I must say I've had a pretty pitiful last two weeks in terms of movie watching, I haven't managed to watch a single film from start to finish! The closest I came was watching the last half hour of one of my all time favourite movies Singin' in the Rain,which re-invigorated my love for it. A love which I will regurgitate for you now.
I grew up watching this film and I simply adore it. I was absolutely devastated as a kid when we loaned the VHS to my Grammy and she taped over it! In Grammy's defense, some older movies have the credits at the beginning and not at the end, so she saw what she presumed were the end credits and hit record over my most cherished film. So for me this film certainly holds a very deep rooted feeling of nostalgia and conjures up childhood memories of sick days spent watching this film and drinking coke through a curly straw. But putting nostalgia aside for a moment, it's simply a great film regardless and there is a reason that it always makes the cut when people are compiling a list of the 'greatest films of all time.'
Yes, it's a musical, but before you roll your eyes let me just say that the best thing about Singin' in the rain is that even if you took all the numbers out, it would still be a great movie because the story is thatgood. For those of you unfamiliar with the plot, the story centres around when Hollywood studios made the transition out of the silent era and into sound or the beginning of 'talking pictures.' The amazing song and dance numbers (more on that later) are just an unbelievable bonus. The other unusual thing about Singin'... is that all the songs were already composed by producer Arthur Freed and the story was essentially built around all of these existing songs. This approach to musical writing can be disastrous, as proven in later years with a film such as Across the Universe. So the fact that they managed to pull it off is astounding.
Okay the musical numbers...I'll start with the most iconic scene in the movie the Singin' in the rain sequence. This number is pure magic and still gives me chills watching it to this day. I love the child like delight that Gene Kelly takes in splashing in all the puddles and his reaction when the police officer catches him which shifts from embarrassment into unaffected joy. Even the little details for example when Kelly walks off into the rain and gives his umbrella to a stranger, all help in fleshing out the emotion of the scene. In watching the special features, one of the minor actresses in the film said it best when she said 'That number isn't about singing or dancing at all...it's about LOVE. It's also the type of love, which Kelly conveys so perfectly in this scene that makes it such an uplifting viewing experience. It's that kind of unbridled love, which makes you think you can conquer the world. Also it has to be said- The man can DANCE!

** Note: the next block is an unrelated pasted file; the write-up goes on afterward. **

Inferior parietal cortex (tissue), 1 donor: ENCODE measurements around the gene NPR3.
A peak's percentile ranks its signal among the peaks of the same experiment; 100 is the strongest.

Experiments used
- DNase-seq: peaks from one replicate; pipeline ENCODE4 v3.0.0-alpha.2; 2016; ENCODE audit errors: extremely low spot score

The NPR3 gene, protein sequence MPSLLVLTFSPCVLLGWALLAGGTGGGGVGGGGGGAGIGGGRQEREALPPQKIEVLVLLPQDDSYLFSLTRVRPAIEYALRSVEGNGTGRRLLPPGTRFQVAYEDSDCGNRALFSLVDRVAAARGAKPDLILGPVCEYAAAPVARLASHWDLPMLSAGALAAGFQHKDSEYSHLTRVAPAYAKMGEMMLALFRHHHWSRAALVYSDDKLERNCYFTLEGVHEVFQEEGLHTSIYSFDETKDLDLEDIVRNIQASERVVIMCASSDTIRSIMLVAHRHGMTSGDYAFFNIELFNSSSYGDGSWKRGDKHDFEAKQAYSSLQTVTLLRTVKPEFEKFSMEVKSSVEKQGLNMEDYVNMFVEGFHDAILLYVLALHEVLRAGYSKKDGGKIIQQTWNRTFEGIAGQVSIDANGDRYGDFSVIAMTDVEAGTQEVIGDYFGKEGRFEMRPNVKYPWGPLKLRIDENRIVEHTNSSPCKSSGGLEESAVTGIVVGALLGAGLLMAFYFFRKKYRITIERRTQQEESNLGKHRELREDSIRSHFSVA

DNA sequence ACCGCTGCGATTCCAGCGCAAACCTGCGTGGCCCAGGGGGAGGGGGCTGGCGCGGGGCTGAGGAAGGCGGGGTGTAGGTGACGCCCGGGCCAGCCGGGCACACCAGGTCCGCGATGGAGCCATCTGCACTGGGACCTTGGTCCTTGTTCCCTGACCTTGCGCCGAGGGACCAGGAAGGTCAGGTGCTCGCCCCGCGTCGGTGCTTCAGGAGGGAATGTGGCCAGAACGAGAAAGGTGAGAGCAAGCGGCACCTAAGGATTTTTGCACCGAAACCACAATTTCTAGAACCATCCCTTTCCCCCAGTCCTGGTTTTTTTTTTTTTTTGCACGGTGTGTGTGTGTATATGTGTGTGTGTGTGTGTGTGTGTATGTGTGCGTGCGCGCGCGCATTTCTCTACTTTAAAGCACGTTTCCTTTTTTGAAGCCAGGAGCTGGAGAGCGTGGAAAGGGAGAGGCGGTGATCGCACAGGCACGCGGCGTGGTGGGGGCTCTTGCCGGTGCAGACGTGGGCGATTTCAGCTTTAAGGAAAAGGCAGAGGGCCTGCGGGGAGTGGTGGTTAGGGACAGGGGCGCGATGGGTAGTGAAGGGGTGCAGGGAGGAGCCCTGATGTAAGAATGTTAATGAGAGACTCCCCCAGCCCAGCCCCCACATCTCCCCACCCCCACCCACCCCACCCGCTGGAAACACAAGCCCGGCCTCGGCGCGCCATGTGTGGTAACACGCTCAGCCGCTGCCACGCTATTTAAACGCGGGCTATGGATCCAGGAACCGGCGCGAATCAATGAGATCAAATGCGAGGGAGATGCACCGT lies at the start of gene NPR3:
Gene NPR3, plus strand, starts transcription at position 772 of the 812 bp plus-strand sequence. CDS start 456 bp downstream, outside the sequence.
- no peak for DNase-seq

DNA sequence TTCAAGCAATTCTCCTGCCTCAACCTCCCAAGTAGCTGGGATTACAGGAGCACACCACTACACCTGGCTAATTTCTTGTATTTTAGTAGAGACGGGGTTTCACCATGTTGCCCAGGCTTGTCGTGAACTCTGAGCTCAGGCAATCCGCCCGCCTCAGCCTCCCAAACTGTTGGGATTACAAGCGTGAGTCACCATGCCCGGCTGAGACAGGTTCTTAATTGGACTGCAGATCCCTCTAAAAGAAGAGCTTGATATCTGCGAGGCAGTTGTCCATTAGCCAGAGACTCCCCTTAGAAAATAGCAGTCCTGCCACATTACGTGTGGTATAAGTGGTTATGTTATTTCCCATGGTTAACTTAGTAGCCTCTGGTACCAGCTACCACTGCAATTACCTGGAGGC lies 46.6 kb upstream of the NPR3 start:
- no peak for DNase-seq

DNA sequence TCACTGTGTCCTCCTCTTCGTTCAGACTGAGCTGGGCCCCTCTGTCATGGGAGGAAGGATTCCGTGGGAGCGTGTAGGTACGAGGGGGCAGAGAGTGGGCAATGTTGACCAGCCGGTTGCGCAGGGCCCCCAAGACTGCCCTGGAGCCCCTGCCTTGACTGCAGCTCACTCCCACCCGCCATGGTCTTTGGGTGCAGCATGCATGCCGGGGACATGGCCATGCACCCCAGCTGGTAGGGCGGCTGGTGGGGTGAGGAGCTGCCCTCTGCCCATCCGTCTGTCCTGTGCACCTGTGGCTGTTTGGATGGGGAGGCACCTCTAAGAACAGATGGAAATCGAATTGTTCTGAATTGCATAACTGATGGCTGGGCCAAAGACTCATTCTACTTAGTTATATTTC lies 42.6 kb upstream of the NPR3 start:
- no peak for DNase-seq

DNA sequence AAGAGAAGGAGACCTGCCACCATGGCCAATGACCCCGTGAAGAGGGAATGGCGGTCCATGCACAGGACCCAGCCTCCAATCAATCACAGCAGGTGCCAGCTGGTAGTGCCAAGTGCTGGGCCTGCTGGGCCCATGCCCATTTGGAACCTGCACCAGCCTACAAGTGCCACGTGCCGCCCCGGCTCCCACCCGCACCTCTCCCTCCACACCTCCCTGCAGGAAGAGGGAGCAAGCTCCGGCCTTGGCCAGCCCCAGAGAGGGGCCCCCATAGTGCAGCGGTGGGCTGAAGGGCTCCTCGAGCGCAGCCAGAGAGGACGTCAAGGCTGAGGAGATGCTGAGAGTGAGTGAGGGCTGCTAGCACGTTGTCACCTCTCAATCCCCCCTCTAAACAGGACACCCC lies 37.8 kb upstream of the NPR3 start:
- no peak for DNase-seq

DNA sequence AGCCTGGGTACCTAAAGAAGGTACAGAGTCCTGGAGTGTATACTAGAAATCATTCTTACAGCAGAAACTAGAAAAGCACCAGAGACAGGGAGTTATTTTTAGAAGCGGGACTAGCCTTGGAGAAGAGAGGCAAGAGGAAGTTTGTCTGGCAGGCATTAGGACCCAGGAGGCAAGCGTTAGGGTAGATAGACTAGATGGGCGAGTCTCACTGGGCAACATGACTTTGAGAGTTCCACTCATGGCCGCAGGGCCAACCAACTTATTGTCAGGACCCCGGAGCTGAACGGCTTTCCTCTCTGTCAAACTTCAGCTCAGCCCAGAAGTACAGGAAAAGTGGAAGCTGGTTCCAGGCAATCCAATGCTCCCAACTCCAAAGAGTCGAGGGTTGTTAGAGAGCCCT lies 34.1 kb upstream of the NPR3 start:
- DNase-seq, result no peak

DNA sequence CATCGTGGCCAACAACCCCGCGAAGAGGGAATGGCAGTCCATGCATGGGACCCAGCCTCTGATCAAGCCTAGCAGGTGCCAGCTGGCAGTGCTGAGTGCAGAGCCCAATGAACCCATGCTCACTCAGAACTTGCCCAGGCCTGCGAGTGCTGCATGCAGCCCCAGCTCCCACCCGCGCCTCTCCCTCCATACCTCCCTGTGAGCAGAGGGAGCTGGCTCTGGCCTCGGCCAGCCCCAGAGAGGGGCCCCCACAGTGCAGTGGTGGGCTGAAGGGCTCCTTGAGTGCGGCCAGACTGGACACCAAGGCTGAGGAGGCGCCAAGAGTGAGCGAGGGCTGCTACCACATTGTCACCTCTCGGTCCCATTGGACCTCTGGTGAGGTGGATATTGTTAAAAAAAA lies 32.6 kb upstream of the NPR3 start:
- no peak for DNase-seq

Some of the other big musical highlights include Donald O'Connor's slap stick solo Make 'em Laugh, the articulatory agility of Moses Supposes and the pure joy of Good Mornin'. All the numbers expertly choreographed by Gene Kelly (and Donald O'Conner in the case of 'make 'em laugh) and each one is just unadulterated entertainment, served straight up. Even the smaller 'filler' numbers such as Fit as a fiddle and All I do the whole day through are tight, catchy and precise.
The only number I feel which is slightly excessive is the extended Gotta Dance musical sequence. It's quite a spectacle with amazing costumes and dazzling dance numbers. In fact the dance with Gene Kelly and acclaimed dancer Cyd Charisse is another iconic image of the film. But it's a tangent which distracts too much from the main story line and for me is the only (slight) negative of the film.
The performances (in particular from the three leads) are impeccable. This would have been such a taxing, exhausting movie to make but in each frame you can see that the three leads are just attcking it with everything they have and it certainly pays off. Gene Kelly stars as the suave movie star Don Lockwood. The thing that Gene Kelly is probably most famous for is that he was a dancer who was still able to retain all of his masculinity. He had an every man quality that people were really drawn to, he proved that dancing was not just for the elite. Donald O'Connor plays Cosmo Brown, Don Lockwood's best friend, he is the comic relief and is usually everybody's favourite character. O'Connor has great comedic timing and is able to match Kelly step for step in their dance numbers together (which is quite a mean feat.) Debbie Reynolds is charming and adorable playing Kathy Selden, Don Lockwood's love interest. Reynolds had no professional dance training prior to the film and it doesn't show a bit which is an unbelievable accomplishment. Another supporting character which has always been one of my favourites is the shrill, beautiful yet vacuous, Lina Lamont played by Jean Hagen.
Some of the moments are quite 'hammy' (the classic 50's style movie kiss at the end where they are passionately kissing by simply having their lips pressed together for example) but that's kind of par for the course in movie's from this time period and it wouldn't be the same without it. I can understand if you're a bit resistant in wanting to watch this movie as it's not everyone's cup of tea but if you gave it a go, you might be pleasantly surprised. Nothing will ever change the sense of euphoria I get from the mere utterance of the title Singin' in the Rain
I'm singin' in the rain, just singin' in the rain
What a glorious feelin', I'm happy again
I'm laughing at clouds so dark up above
The sun's in my heart and I'm ready for love'